But that is not what we have been taught; we have not been taught that our sales strategy is a three-legged stool. Instead, for decades, we’ve been told that referrals fit within the prospecting plan. We’ve been taught a short-term mentality of trying to get to the prospect as quickly as possible, which is where the advice to ask or pay for referrals comes from.
Or we’ve been taught that referrals fit within the marketing plan, so the advice we receive is that to generate referrals from a marketing perspective, we need to be promotional or gimmicky. The marketing message is intended for the potential new client, like with prospecting.
But with referrals, the end user of your activity is never the prospect — it’s your referral source. With referrals, you are focused on developing and strengthening relationships with your referral sources which removes the need to ask or be promotional or gimmicky.
What does a referral plan look like?
So, what does this mean? What does it look like, and how do you deepen relationships with your referral sources? Well, let me start with what will not cut it.
You are not strengthening relationships just by emailing your market analysis newsletter every month or mailing your glossy printed magazine every quarter. Dropping by, texting or calling every 62 days because your database reminds you will not produce the results you are looking for either.
When we look at our relationships, we have to focus on being memorable and meaningful. Yes, sending the handwritten thank-you card for each referral received is necessary, but so is connecting with our referral sources differently with an intention to be consistent (not every day or month, but six to eight times a year).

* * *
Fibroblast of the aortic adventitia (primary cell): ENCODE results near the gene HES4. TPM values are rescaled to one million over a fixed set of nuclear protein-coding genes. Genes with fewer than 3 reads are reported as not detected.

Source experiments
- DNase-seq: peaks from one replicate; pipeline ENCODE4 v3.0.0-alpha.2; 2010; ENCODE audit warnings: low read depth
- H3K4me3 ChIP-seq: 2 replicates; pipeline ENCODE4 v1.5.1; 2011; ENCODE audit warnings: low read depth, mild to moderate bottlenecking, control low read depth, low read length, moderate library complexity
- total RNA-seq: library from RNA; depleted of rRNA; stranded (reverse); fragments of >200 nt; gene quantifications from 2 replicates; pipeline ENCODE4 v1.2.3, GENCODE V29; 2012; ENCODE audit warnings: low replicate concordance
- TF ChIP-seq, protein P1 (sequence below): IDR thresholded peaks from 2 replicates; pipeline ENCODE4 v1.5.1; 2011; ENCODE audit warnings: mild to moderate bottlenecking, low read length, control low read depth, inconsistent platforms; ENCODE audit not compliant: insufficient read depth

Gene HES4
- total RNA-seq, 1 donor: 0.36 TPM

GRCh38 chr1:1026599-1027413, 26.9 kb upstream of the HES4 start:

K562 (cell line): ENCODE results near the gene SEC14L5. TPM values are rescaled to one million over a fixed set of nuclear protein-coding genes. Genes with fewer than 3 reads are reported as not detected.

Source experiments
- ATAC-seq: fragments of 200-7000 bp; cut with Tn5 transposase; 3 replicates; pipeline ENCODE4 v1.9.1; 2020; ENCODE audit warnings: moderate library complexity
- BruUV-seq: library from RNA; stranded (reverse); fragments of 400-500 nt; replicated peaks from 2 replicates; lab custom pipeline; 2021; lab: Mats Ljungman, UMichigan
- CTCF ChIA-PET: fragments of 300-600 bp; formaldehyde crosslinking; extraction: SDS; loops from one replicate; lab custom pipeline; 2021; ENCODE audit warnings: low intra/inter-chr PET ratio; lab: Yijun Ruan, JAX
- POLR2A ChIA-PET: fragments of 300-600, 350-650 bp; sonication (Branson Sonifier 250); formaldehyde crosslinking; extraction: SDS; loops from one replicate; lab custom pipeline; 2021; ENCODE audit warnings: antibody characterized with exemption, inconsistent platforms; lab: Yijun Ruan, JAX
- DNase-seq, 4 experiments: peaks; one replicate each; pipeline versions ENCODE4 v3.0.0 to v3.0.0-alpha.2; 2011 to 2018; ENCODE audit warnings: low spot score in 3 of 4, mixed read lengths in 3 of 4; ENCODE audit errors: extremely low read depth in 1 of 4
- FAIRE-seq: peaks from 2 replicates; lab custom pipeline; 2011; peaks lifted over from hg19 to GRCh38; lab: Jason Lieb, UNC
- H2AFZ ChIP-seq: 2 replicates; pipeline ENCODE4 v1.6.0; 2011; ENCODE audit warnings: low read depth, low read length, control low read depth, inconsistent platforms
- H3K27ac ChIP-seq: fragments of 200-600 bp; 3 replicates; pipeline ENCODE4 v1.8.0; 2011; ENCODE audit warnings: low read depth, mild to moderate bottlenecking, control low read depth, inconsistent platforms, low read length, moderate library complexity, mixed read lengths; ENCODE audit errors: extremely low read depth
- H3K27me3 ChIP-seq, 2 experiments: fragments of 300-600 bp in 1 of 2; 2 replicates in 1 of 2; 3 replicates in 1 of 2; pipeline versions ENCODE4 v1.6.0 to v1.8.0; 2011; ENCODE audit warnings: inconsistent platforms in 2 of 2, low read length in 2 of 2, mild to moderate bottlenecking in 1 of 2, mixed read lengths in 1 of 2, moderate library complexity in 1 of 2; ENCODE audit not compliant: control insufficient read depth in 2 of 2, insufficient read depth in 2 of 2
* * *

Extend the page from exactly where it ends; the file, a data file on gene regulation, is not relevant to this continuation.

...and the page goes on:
Most agents want to know what this means specifically. They want to know exactly what to do. However, I always advise that this starts with you identifying who your actual referral sources are. Then, you will know how best to serve them while planting referral seeds.
Maybe the best way to connect with your referral sources is recognizing Mother’s Day with a Wonder Woman water bottle or hosting some of your best referral sources for a virtual beer tasting with a knowledgeable brewer (and with you providing the beer).
Perhaps it’s a socially distanced coffee meeting where you can learn who you can connect them to. The opportunities are endless, and agents gain the best clarity of the “what to do” once they know the “who” they are doing it for.
Remember, we should not apply the prospecting or marketing mentality or activities to how we generate referrals. Anything you do to generate referrals is directed at the referral source — the human who will refer a new client to you.
This means everything should be different — what you do, what you say and when you do it. Referrals are ultimately people putting their reputation on the line and recommending someone to you because they trust you. Remember, referrals only come from relationships, so your tactics have to be different.
Stacey Brown Randall is the head referral ninja at Growth By Referrals and author of Generating Business Referrals Without Asking. Connect with her on Facebook or Instagram.